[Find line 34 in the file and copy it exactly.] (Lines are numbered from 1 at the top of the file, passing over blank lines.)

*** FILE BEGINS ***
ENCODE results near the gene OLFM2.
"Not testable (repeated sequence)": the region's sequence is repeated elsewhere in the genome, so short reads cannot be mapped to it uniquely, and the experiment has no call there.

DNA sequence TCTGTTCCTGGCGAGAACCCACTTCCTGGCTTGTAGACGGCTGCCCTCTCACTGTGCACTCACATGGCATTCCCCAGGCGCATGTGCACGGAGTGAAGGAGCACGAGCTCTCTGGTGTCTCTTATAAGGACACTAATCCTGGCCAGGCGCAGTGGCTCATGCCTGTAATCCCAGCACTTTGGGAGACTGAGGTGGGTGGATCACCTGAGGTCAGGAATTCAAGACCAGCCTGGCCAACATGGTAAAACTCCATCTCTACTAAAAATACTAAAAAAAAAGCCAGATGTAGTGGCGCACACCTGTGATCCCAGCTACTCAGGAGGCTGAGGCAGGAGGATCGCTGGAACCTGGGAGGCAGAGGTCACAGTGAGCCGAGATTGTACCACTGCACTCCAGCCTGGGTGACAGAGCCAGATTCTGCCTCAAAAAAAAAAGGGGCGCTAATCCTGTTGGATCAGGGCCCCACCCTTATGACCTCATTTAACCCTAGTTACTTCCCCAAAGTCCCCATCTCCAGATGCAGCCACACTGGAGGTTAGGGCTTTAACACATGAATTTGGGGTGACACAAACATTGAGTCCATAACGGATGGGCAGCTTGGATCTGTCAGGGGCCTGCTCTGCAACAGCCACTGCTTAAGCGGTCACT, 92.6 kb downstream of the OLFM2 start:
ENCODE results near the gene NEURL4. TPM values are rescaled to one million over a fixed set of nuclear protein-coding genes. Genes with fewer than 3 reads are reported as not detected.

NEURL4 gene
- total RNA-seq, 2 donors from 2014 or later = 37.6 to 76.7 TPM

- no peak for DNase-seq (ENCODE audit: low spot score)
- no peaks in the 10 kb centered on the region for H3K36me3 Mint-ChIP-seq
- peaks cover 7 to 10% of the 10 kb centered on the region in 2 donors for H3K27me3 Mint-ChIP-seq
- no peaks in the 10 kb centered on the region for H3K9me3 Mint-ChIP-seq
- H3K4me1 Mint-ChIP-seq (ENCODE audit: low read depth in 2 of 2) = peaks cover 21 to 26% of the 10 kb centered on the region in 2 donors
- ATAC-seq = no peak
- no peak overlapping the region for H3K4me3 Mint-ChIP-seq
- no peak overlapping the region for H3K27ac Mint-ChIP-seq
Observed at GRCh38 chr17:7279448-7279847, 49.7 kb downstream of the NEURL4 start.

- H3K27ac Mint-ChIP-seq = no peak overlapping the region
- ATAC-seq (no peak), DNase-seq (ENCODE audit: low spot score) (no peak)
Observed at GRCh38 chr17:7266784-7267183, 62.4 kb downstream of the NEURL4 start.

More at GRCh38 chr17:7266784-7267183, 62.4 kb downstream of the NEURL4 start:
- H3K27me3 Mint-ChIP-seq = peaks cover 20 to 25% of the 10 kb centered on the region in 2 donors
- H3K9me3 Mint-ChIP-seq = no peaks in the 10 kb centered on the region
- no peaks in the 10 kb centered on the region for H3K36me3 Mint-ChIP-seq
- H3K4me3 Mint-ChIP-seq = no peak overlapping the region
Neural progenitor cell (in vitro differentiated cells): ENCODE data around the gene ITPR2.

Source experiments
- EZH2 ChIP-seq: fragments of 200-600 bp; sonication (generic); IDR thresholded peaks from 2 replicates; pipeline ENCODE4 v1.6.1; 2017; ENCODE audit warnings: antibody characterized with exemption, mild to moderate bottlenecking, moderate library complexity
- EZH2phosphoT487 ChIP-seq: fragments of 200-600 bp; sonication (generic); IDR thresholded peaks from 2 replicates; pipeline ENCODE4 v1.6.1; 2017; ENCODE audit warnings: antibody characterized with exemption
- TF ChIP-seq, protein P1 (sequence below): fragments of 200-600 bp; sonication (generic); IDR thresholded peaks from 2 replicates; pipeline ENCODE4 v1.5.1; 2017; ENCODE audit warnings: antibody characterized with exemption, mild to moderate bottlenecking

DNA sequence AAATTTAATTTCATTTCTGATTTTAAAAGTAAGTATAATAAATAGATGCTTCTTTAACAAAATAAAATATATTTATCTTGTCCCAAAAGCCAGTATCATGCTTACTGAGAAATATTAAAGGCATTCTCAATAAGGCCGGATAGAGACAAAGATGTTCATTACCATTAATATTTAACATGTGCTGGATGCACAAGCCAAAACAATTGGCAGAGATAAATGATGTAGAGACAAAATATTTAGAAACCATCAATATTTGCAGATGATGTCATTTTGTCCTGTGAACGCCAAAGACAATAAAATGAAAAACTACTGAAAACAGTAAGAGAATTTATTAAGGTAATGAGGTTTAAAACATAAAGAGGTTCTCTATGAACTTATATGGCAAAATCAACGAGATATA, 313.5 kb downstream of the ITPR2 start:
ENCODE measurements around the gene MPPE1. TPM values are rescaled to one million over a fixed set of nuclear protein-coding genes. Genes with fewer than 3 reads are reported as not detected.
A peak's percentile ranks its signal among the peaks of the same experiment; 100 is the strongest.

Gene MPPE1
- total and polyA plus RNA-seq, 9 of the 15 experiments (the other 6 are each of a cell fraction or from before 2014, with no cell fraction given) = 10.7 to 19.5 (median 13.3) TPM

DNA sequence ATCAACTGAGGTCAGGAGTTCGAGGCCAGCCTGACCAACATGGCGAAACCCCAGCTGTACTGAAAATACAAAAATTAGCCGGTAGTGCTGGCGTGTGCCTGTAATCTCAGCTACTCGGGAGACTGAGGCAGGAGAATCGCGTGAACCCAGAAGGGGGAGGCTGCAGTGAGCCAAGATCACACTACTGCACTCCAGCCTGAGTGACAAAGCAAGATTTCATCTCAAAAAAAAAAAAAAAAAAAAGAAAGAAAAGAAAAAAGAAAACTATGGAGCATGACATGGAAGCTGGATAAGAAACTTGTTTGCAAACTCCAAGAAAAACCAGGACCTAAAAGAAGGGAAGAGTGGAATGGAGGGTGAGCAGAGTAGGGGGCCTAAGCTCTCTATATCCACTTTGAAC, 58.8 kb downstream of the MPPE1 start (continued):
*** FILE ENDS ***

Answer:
DNA sequence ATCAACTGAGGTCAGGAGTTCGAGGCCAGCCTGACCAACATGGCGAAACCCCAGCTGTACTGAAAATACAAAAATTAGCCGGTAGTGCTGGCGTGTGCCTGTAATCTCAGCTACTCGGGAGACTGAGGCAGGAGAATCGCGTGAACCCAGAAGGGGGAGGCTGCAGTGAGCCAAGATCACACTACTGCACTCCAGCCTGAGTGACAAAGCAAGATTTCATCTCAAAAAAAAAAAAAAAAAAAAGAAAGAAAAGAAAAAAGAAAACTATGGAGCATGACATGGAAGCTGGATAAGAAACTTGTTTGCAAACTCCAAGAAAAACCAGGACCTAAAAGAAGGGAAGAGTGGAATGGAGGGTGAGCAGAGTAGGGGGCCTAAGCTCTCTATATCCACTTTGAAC, 58.8 kb downstream of the MPPE1 start (continued):